"How are you alive?"
"Sorry?" The question startled Alistair out of his contemplation.
When Neria was thoughtful, he was beginning to notice, her mouth took on a little pout of concentration. She wore it now as she gave him a sideways glance. "How are you alive?" she repeated. "They said you were a Templar. Do the Wardens give you lyrium?"
"Oh. That. I didn't think mages knew much about it."
"There's a library," she said matter-of-factly. "I read."
"Well," he reluctantly explained, "I had only been given a few draughts before I was conscripted. The timing wasn't a coincidence: the Revered Mother thought she could put Duncan off if they had me take my vows. When he still conscripted me she was furious." That memory, at least, made him smile. "But we left with no lyrium. It was…"
Wretched. The cramps, the chills, the piercing headaches and the aching cold in his hands. By the third day he'd been nearly delirious; Duncan had taken rooms at an inn and Alistair had huddled in his blankets all day, his teeth chattering madly, at times wishing he were dead. "The hardest thing I've ever done. Once the Order has its claws in you, they don't come out easily."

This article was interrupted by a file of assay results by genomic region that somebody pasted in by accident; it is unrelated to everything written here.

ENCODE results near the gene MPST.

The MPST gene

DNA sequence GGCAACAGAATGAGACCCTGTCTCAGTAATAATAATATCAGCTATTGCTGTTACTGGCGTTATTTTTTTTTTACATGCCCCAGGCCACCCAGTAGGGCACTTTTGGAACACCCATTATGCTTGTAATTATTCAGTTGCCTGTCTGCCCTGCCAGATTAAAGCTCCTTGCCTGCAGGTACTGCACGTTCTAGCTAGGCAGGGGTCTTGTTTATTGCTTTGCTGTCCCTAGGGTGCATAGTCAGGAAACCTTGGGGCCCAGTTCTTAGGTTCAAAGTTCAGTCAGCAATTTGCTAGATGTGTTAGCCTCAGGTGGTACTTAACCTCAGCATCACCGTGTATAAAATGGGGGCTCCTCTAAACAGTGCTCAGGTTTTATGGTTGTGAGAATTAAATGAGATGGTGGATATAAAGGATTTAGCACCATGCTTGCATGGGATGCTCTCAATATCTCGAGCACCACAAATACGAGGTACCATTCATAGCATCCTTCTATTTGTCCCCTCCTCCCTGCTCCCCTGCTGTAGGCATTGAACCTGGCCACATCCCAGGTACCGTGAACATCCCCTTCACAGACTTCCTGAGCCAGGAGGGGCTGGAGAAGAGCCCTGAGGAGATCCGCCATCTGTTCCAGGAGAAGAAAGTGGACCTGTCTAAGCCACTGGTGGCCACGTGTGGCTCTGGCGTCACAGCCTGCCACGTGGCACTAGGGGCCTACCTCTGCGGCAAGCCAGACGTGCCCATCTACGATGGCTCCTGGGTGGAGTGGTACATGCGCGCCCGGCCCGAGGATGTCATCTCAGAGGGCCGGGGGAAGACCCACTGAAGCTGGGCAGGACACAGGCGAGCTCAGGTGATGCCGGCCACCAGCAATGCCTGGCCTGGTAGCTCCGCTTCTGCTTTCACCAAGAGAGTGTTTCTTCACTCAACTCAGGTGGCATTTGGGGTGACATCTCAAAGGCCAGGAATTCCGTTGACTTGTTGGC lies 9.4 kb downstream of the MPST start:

She was silent, twisting her hands together, and a thought came to him.
"Oh. That Templar…Cullen, wasn't it?"
"Don't speak of him to me."
"He wouldn't survive," he felt compelled to say in the man's defence. "If he's been a Templar for any amount of time the withdrawal would kill him, if it didn't drive him to suicide first. I don't know what you were to each other -"
"Don't speak of him." She leapt to her feet, jaw set tight with anger. "We were nothing to each other and we're even less now."